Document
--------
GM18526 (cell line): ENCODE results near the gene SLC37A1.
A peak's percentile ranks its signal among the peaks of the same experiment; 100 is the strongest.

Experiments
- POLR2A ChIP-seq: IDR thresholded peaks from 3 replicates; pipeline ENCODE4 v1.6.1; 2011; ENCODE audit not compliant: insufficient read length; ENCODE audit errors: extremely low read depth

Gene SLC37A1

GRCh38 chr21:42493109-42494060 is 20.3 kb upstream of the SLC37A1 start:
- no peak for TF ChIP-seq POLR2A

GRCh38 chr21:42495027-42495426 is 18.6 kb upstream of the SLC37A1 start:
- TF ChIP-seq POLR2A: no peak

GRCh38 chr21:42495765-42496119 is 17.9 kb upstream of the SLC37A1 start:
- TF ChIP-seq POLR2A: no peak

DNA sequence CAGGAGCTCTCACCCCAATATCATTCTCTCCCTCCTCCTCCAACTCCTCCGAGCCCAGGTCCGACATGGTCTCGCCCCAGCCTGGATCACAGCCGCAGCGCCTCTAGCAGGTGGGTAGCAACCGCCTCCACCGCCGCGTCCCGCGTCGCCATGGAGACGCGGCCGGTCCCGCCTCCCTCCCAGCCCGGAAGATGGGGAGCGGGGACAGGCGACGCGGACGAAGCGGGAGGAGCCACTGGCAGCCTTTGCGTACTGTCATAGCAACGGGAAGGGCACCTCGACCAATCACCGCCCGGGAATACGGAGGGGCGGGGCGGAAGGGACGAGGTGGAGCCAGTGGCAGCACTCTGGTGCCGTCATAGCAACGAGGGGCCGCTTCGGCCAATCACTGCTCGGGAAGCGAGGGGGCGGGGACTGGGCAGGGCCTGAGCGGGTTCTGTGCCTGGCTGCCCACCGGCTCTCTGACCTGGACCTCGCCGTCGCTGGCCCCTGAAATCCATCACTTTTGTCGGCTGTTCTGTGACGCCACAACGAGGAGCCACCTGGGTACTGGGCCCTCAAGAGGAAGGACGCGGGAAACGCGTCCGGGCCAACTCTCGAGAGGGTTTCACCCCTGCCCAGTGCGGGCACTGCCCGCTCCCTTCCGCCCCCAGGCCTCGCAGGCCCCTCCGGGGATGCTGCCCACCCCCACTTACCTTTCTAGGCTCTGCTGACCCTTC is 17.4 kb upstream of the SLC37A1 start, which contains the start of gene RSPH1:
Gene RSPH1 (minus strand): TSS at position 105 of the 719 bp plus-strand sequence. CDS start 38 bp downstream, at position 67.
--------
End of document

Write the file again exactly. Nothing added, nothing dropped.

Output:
GM18526 (cell line): ENCODE results near the gene SLC37A1.
A peak's percentile ranks its signal among the peaks of the same experiment; 100 is the strongest.

Experiments
- POLR2A ChIP-seq: IDR thresholded peaks from 3 replicates; pipeline ENCODE4 v1.6.1; 2011; ENCODE audit not compliant: insufficient read length; ENCODE audit errors: extremely low read depth

Gene SLC37A1

GRCh38 chr21:42493109-42494060 is 20.3 kb upstream of the SLC37A1 start:
- no peak for TF ChIP-seq POLR2A

GRCh38 chr21:42495027-42495426 is 18.6 kb upstream of the SLC37A1 start:
- TF ChIP-seq POLR2A: no peak

GRCh38 chr21:42495765-42496119 is 17.9 kb upstream of the SLC37A1 start:
- TF ChIP-seq POLR2A: no peak

DNA sequence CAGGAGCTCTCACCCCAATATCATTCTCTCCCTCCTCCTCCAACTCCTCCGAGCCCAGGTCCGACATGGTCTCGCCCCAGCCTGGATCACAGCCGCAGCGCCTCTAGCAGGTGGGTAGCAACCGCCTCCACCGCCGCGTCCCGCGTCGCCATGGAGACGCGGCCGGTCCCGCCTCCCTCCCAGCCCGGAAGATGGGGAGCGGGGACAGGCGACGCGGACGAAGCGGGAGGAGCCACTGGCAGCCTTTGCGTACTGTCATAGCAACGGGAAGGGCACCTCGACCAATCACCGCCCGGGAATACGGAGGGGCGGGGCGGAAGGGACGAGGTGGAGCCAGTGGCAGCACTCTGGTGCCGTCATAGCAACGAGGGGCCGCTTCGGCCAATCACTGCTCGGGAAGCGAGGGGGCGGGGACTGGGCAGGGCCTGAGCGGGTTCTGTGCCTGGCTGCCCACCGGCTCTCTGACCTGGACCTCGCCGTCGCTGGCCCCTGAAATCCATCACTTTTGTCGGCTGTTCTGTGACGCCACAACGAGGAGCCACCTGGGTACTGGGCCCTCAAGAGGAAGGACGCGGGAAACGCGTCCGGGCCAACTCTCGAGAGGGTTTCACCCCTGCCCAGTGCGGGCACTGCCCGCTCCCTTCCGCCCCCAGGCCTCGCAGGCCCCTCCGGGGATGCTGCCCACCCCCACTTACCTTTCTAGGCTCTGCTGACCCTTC is 17.4 kb upstream of the SLC37A1 start, which contains the start of gene RSPH1:
Gene RSPH1 (minus strand): TSS at position 105 of the 719 bp plus-strand sequence. CDS start 38 bp downstream, at position 67.